There’s an infamous magic trick known as the ‘bullet catch.’ Basically, a person equipped with a fully functioning firearm blasts away at the performer. But, as the illusion’s name implies, the performer magically ‘catches’ or stops the bullet instead of, you know, gaining a large bloody hole in himself. The bullet catch is infamous because since the 17th century, several magicians (and assistants and family members) have truly died doing it — the best known being the ‘Chinese’ magician Chung Ling Soo (real name: William Ellsworth Robinson), who was shot to death onstage in 1918.
Dallas composer-lyricist Patrick Emile and his wife and bookwriter Olivia de Guzman Emile have been developing a new musical, ‘As We Lie Still,’ around the idea of taking such a shooting death one logical step further: What if the victim could then actually, magically, be revived? And what if they could do it again and again, show after show? Repeatedly topping Jesus’ big solo finale would certainly qualify as a box-office draw. The entire idea has a sense of bravura and historical fascination to it — akin to Christopher Priest’s 2005 novel, ‘The Prestige’ (and the Hugh Jackman-Christian Bale film adaptation), which is based on a related premise, cheating a different kind of “death-defying” illusion (both novel and film, in fact, reference Chung Ling Soo).
Level Red Spoiler Alert: Some readers may feel the summary that follows reveals too much.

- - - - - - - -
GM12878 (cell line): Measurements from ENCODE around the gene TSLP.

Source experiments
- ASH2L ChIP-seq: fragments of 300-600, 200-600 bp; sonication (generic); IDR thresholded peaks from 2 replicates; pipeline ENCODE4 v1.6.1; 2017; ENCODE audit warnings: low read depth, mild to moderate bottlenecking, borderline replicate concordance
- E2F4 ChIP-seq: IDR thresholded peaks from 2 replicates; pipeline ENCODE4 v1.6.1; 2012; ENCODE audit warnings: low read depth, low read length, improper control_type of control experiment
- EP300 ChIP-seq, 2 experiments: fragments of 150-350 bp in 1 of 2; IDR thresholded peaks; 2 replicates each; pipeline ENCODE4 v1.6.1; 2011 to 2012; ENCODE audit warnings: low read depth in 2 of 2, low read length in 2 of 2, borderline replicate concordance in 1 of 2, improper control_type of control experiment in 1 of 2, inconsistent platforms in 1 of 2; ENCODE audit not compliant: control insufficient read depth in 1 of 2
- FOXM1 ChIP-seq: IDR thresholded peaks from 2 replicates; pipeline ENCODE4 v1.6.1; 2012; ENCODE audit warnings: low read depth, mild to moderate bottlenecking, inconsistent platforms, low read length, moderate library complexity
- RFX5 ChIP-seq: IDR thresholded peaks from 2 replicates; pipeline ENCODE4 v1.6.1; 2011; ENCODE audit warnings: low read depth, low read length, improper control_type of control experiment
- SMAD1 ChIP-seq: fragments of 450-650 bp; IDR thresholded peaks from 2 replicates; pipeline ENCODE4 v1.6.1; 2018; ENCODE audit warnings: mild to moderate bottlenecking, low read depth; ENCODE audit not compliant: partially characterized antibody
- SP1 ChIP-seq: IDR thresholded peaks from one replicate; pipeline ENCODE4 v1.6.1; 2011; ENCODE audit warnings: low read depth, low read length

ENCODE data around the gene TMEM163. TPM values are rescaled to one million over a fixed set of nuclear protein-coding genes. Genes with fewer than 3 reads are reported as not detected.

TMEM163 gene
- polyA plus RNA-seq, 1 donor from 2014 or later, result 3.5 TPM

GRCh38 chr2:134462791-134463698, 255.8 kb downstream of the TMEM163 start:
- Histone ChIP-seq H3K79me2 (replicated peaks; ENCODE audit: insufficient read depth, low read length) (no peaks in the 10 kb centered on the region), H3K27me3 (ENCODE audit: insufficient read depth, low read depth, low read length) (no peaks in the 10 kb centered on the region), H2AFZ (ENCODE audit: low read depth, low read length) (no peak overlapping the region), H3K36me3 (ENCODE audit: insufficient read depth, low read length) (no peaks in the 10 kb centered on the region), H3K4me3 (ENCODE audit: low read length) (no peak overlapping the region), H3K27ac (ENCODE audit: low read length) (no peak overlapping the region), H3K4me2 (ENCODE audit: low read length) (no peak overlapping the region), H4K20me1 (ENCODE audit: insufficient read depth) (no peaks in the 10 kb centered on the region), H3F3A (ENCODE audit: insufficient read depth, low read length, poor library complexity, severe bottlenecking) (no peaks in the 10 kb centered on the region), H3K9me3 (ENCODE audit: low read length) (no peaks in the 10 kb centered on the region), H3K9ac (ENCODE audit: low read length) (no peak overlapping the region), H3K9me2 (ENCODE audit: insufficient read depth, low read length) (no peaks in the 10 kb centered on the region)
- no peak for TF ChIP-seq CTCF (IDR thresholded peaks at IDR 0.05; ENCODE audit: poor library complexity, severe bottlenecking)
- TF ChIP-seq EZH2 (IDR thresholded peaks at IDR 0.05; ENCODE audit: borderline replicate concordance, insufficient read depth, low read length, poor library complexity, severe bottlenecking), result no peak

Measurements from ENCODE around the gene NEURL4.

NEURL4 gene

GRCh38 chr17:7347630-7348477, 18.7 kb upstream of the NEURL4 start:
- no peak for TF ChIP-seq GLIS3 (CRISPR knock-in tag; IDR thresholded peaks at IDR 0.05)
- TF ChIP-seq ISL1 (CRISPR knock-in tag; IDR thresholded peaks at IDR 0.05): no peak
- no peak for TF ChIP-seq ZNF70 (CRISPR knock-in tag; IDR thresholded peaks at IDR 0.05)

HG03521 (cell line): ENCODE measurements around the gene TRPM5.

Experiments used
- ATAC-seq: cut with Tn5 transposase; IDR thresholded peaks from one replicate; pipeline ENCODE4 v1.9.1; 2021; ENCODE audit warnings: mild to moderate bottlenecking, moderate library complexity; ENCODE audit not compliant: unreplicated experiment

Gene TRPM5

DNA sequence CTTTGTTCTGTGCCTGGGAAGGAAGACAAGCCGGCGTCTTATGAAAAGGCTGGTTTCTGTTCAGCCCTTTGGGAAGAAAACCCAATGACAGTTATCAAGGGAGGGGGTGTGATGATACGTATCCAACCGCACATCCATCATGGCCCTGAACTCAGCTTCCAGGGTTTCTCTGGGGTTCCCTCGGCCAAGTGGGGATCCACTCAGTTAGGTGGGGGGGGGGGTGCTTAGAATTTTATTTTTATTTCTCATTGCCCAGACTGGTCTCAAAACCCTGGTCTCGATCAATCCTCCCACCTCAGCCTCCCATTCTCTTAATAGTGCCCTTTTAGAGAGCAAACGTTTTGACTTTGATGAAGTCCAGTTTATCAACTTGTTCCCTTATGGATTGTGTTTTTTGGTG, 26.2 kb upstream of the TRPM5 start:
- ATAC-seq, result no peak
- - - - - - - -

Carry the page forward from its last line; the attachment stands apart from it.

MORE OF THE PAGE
In ‘As We Lie Still,’ the turn-of-the-century conjurer in question — the Great Marduk or Avi Leiter (played as your basic imperious, driven, young fame-seeker by Wyn Delano) — has rummaged through ancient books of ‘real magic’ in pursuit of an illusion that will catapult him to stardom. He finds an incantation that supposedly can resurrect the recently deceased. Not surprisingly, his likable, loyal, somewhat dim backstage assistant, Billy (Jovane Caamano), is neither so loyal nor so dim as to get himself shot just so his employer can prove he’s able to abracadabra him back from the afterlife. But then Leiter hires a smart, attractive, onstage female assistant, Josephine (Ms. Emile) — and things go disastrously wrong.
Understandably, much of the press attention given ‘As We Lie Still’ has been directed at the undeniable technical feat of making a musical credible as a conjuring act. Fortunately, ‘As We Lie Still’ is set more than 100 years ago, which means the talented magic consultant Trigg Watson must replicate only fairly traditional, seance-and-stage illusions from the period: the linking rings, card tricks, the levitating girl. The tricks are pleasantly handled (I enjoyed the playing cards geysering from a top hat), and they’re astutely augmented by the entire atmosphere of hocus-pocus that technical director Robin Binford has built into the set.
But it’s Peter Rand’s handsome video projections that may be the single most effective aspect of the production design: They let us know where and when we are with evocative, tintype period detail, while also adding ethereal, visual interest to an otherwise simple-looking black stage. Kudos as well to the gifted director Michael Serrecchia for juggling what is easily Contemporary Theatre of Dallas’ most elaborate production to date — including a 12-member cast.
For his novel, ‘The Prestige’ to work, author Priest had to come up with an electrical gizmo, courtesy of the inventor Nikola Tesla. Tesla’s device permits the magician to replicate himself, and thus have new ‘versions’ of himself die night after night. But in ‘As We Lie Still,’ in order for the premise of Leiter’s grand illusion, ‘The Resurrection’ to succeed, we need an after-life. Inevitably, that would be one of the first questions anyone would ask following an onstage revival, other than whether this is covered by medical insurance. Where did Josephine ‘go’ while she was dead? What’d she see? Long tunnel or pearly gates?